Voiceless palatal lateral fricative

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Voiceless palatal lateral fricative
Audio sample
Entity (decimal)𝼆
Unicode (hex)U+1DF06
Voiceless palatal lateral approximant
IPA Number157 402A

The voiceless palatal lateral fricative is a type of consonantal sound, used in a few spoken languages.

This sound is somewhat rare; Dahalo has both a palatal lateral fricative and an affricate; Hadza has a series of palatal lateral affricates. In Bura, it is the realization of palatalized /ɬʲ/ and contrasts with [ʎ].

The extensions to the IPA transcribes this sound with the letter 𝼆 (ʎ with a belt, analogous to ɬ for the voiceless alveolar lateral fricative), which was added to Unicode in 2021.

If distinction is necessary, the voiceless alveolo-palatal lateral fricative may be transcribed as ɬ̠ʲ (retracted and palatalized ɬ) or as advanced 𝼆̟; these are essentially equivalent, since the contact includes both the blade and body (but not the tip) of the tongue. The equivalent X-SAMPA symbols are K_-_j or K_-' and L_0_+_r, respectively. A non-IPA letter ȴ̊˔ (devoiced and raised ȴ, which is an ordinary "l", plus the curl found in the symbols for alveolo-palatal sibilant fricatives ɕ, ʑ) can be used.

Some scholars also posit a voiceless palatal lateral approximant distinct from the fricative. The approximant may be represented in the IPA as ʎ̥.


Features of the voiceless palatal lateral fricative:


Language Word IPA Meaning Notes
Bura[1] [example needed] Contrasts with [ɬ] and [ɮ].[1]
Dahalo [𝼆aːbu] 'leaf' Contrasts with [ɬ] and [ɬʷ]
Faroese[2] kjálki [ˈt͡ʃʰaʎ̥t͡ʃɪ] 'jaw' Allophone of /l/.[2] See Faroese phonology
Inupiaq[3] sikł̣aq [sik𝼆̟ɑq] 'pickaxe' Alveolo-palatal;[3] also described as an approximant.[4] Contrasts with voiceless /ɬ/ and voiced /ʎ/ and /l/.
nuiŋił̣ł̣uni [nuiŋi𝼆̟ːuni] 'because it did not appear'
Kumeyaay[5] kałyəxwiiw [kɑ𝼆əxʷeːw] 'skunk' Rare in word-initial position.[5] Contrasts with voiceless /ɬ/ and voiced /ʎ/ and /l/.
Norwegian Trondheim subdialect of Trøndersk[6] alt [ɑʎ̥c] 'everything, all' Allophone of /ʎ/ before /c/.[6] See Norwegian phonology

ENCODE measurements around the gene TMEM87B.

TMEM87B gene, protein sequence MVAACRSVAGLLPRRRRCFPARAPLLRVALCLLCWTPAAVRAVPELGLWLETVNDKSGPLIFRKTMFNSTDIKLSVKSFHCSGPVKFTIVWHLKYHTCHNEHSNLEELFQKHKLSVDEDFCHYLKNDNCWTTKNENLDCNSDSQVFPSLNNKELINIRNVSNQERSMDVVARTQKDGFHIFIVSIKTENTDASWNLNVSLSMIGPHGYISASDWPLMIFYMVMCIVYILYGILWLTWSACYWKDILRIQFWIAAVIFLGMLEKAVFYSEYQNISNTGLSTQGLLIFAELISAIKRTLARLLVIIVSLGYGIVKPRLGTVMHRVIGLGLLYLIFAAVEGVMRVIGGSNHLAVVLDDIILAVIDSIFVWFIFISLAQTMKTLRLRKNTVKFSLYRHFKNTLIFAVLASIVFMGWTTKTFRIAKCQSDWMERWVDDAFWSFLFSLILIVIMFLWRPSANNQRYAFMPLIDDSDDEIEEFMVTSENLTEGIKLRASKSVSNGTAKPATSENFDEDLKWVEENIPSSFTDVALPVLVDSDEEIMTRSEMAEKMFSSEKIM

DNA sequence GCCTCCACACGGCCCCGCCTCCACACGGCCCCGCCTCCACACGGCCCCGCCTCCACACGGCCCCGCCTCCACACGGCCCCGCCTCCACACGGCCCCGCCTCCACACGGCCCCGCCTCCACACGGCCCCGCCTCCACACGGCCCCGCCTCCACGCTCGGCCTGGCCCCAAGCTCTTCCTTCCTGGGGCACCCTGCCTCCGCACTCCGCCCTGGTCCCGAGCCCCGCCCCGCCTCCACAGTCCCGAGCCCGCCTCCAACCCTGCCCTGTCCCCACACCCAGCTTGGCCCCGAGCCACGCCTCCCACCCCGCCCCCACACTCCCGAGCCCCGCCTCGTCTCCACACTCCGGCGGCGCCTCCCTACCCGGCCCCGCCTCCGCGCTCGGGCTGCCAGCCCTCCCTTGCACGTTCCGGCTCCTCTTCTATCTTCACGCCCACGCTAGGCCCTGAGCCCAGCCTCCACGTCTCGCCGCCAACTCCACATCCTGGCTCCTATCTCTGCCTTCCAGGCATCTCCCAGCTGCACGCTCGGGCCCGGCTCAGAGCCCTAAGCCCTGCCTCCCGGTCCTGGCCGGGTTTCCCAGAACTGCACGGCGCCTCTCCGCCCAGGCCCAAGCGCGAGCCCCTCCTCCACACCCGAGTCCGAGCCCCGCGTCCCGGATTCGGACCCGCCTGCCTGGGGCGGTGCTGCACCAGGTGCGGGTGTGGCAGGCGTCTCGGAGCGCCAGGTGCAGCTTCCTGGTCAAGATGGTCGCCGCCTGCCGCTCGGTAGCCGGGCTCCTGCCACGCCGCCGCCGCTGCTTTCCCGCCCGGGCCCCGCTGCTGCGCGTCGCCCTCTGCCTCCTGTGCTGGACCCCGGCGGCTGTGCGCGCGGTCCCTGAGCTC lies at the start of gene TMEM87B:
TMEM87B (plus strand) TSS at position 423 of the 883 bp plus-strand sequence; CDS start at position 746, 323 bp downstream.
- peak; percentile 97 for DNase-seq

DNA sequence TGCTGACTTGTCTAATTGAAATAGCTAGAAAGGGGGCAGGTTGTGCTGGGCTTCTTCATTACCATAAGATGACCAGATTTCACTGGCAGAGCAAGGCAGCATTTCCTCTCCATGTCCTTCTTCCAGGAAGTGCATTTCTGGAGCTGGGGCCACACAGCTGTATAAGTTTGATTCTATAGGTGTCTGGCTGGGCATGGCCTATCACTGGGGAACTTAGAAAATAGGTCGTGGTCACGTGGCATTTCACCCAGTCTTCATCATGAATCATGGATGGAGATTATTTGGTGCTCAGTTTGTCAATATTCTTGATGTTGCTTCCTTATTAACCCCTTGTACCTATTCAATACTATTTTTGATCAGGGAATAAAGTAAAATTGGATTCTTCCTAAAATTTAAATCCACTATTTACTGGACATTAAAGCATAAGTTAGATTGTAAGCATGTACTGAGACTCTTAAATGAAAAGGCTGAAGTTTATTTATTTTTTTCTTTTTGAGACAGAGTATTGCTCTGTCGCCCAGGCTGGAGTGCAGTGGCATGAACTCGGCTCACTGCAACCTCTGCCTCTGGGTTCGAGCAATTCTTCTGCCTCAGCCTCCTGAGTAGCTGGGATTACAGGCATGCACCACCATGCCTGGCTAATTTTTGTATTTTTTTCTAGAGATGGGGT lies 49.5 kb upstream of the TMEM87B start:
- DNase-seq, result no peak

Some subdialects of Trøndersk[6] tatle [tɑʎ̥] 'acting silly' According to some scholars,[7][8] it is a phoneme that contrasts with /ʎ/ (as in /tɑʎ/ 'softwood'.)[6] See Norwegian phonology
Turkish[9] dil [ˈd̪il̠̊ʲ] 'tongue' Devoiced allophone of alveolo-palatal /l/, frequent finally and before voiceless consonants.[9] See Turkish phonology
Xumi Lower[10] [ʎ̥˖o˦] 'spirit' Described as an approximant. Alveolo-palatal; contrasts with the voiced /ʎ/.[10][11]
Upper[11] [ʎ̥˖ɛ˦] 'flavorless'


  1. ^ a b Grønnum (2005), pp. 154–155.
  2. ^ a b Árnason (2011), p. 115.
  3. ^ a b MacLean (1980), p. XX.
  4. ^ Kaplan (1981), p. 29.
  5. ^ a b Langdon (1966), p. 33.
  6. ^ a b c d Vanvik (1979), p. 37.
  7. ^ Such as Vanvik (1979)
  8. ^ An example of a scholar disagreeing with this position is Scholtz (2009). On page 15, she provides a phoneme chart for Trøndersk, in which /ʎ/ is included. Under the phoneme chart she writes "Vanvik also lists /ʎ̥/ as an underlying phoneme, but that’s ridiculous." She provides no further explanation for that.
  9. ^ a b Zimmer & Orgun (1999), pp. 154–155.
  10. ^ a b Chirkova & Chen (2013), pp. 365, 367–368.
  11. ^ a b Chirkova, Chen & Kocjančič Antolík (2013), pp. 382–383.


  • Árnason, Kristján (2011), The Phonology of Icelandic and Faroese, Oxford University Press, ISBN 978-0-19-922931-4
  • Chirkova, Katia; Chen, Yiya (2013), "Xumi, Part 1: Lower Xumi, the Variety of the Lower and Middle Reaches of the Shuiluo River", Journal of the International Phonetic Association, 43 (3): 363–379, doi:10.1017/S0025100313000157
  • Chirkova, Katia; Chen, Yiya; Kocjančič Antolík, Tanja (2013), "Xumi, Part 2: Upper Xumi, the Variety of the Upper Reaches of the Shuiluo River", Journal of the International Phonetic Association, 43 (3): 381–396, doi:10.1017/S0025100313000169
  • Grønnum, Nina (2005), Fonetik og fonologi, Almen og Dansk (3rd ed.), Copenhagen: Akademisk Forlag, ISBN 87-500-3865-6
  • MacLean, Edna Ahgeak (1980), Iñupiallu Tanņiḷḷu Uqaluņisa Iḷaņich = Abridged Iñupiaq and English Dictionary (PDF), Fairbanks, Alaska: Alaska Native Language Center, University of Alaska, p. xvii-xx, retrieved 20 December 2017
  • Kaplan, Lawrence D. (1981), Phonological Issues in North Alaskan Inupiaq (PDF), Fairbanks, Alaska: Alaska Native Language Center, University of Alaska, p. 21-29, retrieved 20 December 2017
  • Scholtz, Anna (2009), A phonetic study of the status of three mergers in the Trøndersk dialect of Norwegian (PDF), Williamstown, Massachusetts: Williams College
  • Vanvik, Arne (1979), Norsk fonetikk, Oslo: Universitetet i Oslo, ISBN 82-990584-0-6
  • Zimmer, Karl; Orgun, Orhan (1999), "Turkish", Handbook of the International Phonetic Association: A guide to the use of the International Phonetic Alphabet, Cambridge: Cambridge University Press, pp. 154–158, ISBN 0-521-65236-7

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